Activation of a variety of cell surface receptors results in a biphasic increase in the cytoplasmic Ca2+ concentration, due to the release, or mobilization, of intracellular Ca2+ stores and to the entry of Ca2+ from the extracellular space. Stimulation of these same receptors also results in the phospholipase-C-catalysed hydrolysis of the minor plasma membrane phospholipid, phosphatidylinositol 4,5-bisphosphate, with the concomitant formation of inositol 1,4,5-trisphosphate [Ins(1,4,5)P3] and diacylglycerol. Analogous to the adenylyl cyclase signalling system, receptor-mediated stimulation of phospholipase C also appears to occur through one or more intermediary guanine nucleotide-dependent regulatory proteins. It is well established that phosphatidylinositol 4,5-bisphosphate hydrolysis is responsible for the changes in Ca2+ homeostasis. There is strong evidence that Ins(1,4,5)P3 stimulates Ca2+ release from intracellular stores. The Ca2+-releasing actions of Ins(1,4,5)P3 are terminated by its metabolism through two distinct pathways. Ins(1,4,5)P3 is dephosphorylated by a 5-phosphatase to Ins(1,4)P2; alternatively, Ins(1,4,5)P3 can also be phosphorylated to Ins(1,3,4,5)P4 by a 3-kinase. Whereas the mechanism of Ca2+ mobilization is understood, the precise mechanisms involved in Ca2+ entry are not known; a recent proposal that Ins(1,4,5)P3 by emptying an intracellular Ca2+ pool, secondarily elicits Ca2+ entry will be considered. This review summarizes our current understanding of the mechanisms by which inositol phosphates regulate cytoplasmic Ca2+ concentrations.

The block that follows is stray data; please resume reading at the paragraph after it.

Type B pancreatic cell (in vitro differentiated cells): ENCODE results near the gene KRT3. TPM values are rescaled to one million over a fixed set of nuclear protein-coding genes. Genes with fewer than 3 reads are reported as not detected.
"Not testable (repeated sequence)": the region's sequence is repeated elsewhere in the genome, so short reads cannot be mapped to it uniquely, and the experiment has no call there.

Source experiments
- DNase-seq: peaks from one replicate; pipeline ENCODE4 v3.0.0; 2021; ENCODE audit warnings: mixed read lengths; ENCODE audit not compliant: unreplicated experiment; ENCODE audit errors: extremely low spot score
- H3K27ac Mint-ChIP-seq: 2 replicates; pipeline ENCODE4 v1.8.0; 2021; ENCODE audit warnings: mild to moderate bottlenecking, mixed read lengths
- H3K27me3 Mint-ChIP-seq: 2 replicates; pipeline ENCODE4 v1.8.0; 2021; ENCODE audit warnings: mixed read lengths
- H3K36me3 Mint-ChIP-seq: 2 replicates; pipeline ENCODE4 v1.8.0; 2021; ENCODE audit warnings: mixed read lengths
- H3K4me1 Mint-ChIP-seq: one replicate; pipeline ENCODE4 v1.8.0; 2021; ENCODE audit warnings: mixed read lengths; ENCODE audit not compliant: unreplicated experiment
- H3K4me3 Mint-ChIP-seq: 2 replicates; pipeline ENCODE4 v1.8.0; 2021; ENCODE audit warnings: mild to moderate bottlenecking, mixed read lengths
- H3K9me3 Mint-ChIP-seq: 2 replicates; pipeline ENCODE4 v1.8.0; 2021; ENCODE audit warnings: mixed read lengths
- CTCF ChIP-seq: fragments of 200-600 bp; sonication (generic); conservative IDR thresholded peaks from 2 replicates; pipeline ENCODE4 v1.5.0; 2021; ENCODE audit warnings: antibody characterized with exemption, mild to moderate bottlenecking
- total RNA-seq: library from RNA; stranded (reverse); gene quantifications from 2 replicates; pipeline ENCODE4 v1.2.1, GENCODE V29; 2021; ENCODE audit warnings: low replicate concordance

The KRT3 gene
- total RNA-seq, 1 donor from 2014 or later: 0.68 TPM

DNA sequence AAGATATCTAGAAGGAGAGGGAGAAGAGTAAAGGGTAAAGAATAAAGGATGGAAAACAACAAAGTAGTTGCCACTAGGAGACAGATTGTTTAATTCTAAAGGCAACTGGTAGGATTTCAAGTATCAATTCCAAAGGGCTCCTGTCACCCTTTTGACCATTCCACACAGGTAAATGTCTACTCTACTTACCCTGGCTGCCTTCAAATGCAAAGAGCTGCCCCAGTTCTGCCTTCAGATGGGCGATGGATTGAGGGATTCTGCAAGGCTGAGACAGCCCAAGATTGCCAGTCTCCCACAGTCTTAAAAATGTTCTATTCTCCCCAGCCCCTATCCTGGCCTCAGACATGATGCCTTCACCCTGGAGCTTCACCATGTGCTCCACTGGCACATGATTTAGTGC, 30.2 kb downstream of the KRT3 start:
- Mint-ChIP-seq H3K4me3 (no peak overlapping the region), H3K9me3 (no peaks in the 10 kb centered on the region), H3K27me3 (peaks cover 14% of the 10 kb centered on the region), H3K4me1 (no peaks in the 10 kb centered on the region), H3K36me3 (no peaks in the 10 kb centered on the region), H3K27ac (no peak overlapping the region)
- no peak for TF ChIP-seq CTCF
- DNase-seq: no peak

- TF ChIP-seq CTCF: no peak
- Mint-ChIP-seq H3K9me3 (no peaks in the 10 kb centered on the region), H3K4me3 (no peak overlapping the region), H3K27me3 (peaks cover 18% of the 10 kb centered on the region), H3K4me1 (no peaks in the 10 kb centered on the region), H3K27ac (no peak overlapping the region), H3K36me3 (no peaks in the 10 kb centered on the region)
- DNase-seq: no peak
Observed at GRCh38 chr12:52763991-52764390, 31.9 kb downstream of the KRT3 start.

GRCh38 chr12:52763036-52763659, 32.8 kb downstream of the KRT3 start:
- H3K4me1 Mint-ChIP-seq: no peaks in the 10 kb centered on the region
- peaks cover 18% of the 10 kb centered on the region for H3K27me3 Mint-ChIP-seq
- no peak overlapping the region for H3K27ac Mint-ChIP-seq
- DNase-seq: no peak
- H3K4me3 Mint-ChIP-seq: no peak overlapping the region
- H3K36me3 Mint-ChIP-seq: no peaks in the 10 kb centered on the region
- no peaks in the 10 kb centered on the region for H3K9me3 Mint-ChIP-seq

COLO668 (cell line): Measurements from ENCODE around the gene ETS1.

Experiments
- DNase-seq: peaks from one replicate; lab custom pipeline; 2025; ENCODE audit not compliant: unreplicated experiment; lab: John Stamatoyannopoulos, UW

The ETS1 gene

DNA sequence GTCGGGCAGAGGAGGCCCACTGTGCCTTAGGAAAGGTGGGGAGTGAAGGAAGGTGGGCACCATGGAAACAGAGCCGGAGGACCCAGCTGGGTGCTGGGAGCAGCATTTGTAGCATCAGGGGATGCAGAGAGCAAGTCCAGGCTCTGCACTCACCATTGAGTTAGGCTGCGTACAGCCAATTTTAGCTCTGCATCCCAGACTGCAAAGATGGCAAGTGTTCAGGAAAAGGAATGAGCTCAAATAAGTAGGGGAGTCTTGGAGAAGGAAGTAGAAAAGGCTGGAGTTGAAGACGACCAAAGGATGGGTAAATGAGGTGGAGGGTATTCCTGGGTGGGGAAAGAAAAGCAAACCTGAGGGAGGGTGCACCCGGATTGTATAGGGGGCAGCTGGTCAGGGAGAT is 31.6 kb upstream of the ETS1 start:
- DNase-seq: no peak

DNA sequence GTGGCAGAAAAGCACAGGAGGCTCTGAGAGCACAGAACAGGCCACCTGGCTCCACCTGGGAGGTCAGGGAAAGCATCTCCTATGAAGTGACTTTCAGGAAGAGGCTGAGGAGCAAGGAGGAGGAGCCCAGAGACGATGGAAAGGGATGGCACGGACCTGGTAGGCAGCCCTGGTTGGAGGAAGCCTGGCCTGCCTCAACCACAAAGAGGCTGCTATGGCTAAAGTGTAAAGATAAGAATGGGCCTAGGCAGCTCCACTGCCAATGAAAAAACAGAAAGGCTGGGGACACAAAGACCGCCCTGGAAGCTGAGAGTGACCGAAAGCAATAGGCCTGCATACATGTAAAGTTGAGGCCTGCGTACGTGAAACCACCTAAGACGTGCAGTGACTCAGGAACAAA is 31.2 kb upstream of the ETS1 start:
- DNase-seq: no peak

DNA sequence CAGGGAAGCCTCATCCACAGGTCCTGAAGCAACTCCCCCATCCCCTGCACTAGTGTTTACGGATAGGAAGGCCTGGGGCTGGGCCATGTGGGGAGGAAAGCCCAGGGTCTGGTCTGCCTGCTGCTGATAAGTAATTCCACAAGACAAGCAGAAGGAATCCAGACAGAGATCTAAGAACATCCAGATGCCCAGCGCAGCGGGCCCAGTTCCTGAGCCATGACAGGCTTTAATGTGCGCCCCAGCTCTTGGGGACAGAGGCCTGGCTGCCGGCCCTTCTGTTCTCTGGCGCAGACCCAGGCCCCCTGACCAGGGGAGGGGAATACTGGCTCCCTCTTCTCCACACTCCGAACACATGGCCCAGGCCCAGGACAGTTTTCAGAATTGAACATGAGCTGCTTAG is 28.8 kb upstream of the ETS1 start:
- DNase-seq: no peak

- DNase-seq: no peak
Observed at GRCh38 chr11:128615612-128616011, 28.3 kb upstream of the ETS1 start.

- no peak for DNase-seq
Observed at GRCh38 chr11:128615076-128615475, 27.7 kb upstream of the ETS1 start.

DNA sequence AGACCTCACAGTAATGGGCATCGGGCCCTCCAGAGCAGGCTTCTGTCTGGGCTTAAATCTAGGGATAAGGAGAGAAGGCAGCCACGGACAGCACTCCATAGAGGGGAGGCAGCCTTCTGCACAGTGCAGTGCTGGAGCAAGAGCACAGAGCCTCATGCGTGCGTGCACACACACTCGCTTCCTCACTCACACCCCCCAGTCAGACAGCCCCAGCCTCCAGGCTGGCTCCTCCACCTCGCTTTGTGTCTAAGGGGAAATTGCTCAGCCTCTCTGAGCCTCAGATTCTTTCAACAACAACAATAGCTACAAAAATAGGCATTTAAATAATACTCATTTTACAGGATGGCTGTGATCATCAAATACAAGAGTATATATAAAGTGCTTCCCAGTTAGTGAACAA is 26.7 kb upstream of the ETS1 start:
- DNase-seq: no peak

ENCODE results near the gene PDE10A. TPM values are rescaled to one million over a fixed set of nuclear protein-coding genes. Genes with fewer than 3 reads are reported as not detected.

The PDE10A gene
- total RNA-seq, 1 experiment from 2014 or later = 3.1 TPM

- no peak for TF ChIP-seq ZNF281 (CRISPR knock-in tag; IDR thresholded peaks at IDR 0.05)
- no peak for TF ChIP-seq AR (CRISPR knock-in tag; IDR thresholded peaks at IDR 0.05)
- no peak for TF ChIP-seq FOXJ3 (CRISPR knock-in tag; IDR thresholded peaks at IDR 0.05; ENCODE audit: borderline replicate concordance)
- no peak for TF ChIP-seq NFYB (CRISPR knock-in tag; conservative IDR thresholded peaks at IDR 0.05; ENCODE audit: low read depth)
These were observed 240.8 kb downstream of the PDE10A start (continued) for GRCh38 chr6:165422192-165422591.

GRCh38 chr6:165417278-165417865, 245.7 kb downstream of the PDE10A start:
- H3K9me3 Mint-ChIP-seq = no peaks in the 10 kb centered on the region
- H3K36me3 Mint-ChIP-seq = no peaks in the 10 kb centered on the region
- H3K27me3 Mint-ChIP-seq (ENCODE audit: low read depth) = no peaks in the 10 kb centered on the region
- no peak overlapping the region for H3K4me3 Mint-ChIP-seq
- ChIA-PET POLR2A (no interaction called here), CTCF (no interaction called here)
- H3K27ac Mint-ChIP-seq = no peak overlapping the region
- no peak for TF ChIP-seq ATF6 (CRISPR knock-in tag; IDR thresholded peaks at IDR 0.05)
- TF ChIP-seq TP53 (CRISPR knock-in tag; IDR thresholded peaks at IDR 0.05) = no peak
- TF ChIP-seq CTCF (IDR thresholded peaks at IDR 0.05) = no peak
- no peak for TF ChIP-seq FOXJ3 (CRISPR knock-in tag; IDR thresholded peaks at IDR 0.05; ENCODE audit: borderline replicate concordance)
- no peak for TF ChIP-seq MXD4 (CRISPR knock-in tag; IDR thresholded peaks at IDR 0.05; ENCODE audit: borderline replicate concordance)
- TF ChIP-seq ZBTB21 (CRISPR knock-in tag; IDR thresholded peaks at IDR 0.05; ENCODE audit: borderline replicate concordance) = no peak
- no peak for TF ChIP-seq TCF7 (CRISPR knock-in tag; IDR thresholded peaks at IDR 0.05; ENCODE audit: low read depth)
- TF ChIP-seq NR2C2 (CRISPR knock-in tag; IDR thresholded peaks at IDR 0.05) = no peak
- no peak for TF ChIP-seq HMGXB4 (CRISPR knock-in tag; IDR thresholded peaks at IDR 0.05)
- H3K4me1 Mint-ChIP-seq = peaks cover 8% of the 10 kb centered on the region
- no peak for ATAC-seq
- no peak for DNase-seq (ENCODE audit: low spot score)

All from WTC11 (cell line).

This content is only available via PDF.